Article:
Scouting magazine

How to deal with an unruly parent

Chartered Organization Representative J.S. has a problem: A troop parent is constantly badmouthing the Scoutmaster (who J.S. thinks is doing a great job). He is looking for ways to rein in this unruly parent.


FILL OUT A COMPLAINT FORM

A fellow Scouter likes to say that her complaint form is the adult-leader application. If the parent has legitimate concerns, he or she should discuss them with you, as it is the chartered organization representative who screens and approves adult leadership. Otherwise, the parent should be invited to join the committee and put his or her ideas forth in the proper forum. Suggest that he or she take the online Fast Start training to get a better idea of what the Scoutmaster’s job is.

Committee Chairman F.M.
Novi, Mich.


TALK IT OUT

In a similar case, I sat down with the person and explained that we are here for the boys, and they are our priority. I then listened to everything the person had to say. It turned out it was a personal dispute with the Scoutmaster. Once the person was able to vent, the situation improved.

Scoutmaster T.R.
Harker Heights, Tex.


PUT UP OR SHUT UP

Offer this parent the position of assistant Scoutmaster to help work with the Scoutmaster to straighten out any perceived problems. Point out what the required training will be (This is Scouting, Leader Position-Specific, Youth Protection) before he or she can become active.

Also point out any additional meetings and training he or she will be expected to attend each month. Faced with the need to put up or shut up, the person doing all the complaining will usually shut up. In the few instances where the person steps up, you get someone who is beneficial to the program.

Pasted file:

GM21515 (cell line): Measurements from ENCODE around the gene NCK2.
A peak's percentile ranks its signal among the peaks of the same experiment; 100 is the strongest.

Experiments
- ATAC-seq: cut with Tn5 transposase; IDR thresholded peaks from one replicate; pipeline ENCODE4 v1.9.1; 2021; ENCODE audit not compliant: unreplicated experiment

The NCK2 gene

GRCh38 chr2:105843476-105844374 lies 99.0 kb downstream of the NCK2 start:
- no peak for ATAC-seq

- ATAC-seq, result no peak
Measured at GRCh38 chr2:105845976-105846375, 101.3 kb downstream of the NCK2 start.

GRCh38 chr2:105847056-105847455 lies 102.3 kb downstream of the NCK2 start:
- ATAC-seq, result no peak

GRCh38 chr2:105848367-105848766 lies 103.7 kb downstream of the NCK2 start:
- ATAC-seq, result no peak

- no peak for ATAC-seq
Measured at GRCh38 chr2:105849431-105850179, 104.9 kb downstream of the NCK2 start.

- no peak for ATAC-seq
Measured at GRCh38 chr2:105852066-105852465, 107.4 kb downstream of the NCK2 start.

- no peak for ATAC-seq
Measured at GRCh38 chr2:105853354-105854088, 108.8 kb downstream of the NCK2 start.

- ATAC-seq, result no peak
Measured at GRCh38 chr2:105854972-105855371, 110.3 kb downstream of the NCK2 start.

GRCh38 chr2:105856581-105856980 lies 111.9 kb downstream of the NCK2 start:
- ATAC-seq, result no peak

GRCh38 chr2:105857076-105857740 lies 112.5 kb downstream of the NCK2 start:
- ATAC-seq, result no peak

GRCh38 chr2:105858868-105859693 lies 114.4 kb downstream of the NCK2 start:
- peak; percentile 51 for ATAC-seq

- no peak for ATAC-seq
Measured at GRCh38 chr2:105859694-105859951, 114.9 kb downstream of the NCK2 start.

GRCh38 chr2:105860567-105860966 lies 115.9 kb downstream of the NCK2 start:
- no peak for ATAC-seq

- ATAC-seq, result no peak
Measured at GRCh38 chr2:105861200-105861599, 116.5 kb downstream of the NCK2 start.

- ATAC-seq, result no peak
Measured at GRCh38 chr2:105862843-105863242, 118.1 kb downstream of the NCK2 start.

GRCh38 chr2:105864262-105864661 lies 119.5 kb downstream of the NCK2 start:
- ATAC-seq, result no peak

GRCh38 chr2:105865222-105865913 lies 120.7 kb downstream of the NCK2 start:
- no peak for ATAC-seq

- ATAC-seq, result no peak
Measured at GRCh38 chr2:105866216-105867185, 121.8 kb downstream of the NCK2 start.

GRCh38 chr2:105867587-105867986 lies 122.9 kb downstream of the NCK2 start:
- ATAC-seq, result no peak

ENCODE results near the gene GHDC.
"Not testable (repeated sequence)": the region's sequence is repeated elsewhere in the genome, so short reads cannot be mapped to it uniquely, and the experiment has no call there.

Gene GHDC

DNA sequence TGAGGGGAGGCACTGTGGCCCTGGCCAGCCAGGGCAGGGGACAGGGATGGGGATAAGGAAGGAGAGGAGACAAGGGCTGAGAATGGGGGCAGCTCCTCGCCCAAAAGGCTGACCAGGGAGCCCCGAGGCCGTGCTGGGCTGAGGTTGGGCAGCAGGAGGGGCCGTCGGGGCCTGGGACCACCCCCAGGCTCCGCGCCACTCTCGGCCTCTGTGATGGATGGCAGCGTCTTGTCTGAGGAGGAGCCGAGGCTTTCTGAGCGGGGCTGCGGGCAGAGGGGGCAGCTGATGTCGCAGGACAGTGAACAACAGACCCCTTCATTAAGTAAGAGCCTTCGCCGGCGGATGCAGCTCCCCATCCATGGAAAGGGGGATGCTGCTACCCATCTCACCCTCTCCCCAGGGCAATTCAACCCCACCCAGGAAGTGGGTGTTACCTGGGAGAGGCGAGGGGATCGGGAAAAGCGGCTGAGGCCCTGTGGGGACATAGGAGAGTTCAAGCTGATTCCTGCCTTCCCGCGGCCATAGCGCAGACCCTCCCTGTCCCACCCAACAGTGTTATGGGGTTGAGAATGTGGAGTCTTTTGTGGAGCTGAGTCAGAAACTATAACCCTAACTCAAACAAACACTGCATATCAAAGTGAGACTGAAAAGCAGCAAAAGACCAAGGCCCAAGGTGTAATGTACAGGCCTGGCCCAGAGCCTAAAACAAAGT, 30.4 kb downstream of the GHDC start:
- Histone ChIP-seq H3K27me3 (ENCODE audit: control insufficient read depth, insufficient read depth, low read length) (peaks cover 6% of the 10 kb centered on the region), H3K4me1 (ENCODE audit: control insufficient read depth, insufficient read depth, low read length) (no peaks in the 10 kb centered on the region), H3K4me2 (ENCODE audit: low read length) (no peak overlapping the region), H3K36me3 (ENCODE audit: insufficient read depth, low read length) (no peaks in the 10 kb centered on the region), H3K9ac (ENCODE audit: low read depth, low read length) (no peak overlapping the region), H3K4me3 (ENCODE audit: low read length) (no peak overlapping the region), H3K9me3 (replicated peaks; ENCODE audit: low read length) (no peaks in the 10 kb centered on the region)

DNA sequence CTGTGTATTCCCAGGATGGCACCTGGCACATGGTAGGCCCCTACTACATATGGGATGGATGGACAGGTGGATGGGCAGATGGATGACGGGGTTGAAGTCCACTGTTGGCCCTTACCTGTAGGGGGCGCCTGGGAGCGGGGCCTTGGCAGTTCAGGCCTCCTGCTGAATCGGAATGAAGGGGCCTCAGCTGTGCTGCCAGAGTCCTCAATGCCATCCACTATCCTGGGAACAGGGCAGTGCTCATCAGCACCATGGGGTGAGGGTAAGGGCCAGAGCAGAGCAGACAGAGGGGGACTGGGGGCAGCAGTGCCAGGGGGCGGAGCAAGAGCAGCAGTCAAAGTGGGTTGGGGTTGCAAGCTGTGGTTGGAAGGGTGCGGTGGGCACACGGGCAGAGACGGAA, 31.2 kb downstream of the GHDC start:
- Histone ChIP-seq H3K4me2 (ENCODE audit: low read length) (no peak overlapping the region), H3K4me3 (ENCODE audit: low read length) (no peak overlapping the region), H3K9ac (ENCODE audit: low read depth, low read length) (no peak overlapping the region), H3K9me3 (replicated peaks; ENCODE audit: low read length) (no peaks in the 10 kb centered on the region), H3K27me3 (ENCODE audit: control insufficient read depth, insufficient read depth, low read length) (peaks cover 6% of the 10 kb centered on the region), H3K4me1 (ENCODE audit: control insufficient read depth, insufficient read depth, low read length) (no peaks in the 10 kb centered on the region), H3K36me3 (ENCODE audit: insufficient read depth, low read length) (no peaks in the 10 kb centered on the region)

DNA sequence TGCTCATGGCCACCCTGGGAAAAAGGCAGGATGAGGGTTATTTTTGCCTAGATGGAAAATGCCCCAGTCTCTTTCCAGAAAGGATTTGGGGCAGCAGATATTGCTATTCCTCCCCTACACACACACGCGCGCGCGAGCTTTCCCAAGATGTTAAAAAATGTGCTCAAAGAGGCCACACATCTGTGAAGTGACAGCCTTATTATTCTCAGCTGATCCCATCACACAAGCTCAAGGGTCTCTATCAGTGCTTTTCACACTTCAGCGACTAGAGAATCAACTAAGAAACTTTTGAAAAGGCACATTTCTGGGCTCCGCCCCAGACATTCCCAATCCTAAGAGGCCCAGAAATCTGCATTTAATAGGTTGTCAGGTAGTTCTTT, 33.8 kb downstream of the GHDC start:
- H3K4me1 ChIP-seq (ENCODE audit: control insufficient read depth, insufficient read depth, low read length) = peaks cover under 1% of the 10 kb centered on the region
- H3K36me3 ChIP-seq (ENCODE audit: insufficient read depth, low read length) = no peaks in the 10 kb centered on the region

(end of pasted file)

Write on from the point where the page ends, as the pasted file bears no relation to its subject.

Council Executive Board
Member B.S.
Marshalls Creek, Pa.


SHOW THEM THE DOOR

I would confront the offensive parent, with the committee chair as your witness, and inform the parent that, as a consequence of his or her actions, he or she is no longer welcome at your troop’s activities. You will likely lose a Scout, but this parent’s toxicity can no longer be tolerated.

Chartered Organization Representative T.M.
Ankeny, Iowa


END IT NOW

I suggest a meeting with the disgruntled parent, the committee chair, the chartered organization representative, and the Scoutmaster. Allow the parent to present his or her issues with the Scoutmaster, allow the Scoutmaster to respond, and then allow all parties to come to a compromise. Be clear that the issue “dies” when you leave the room.

Cubmaster J.S.
Williamston, N.C.


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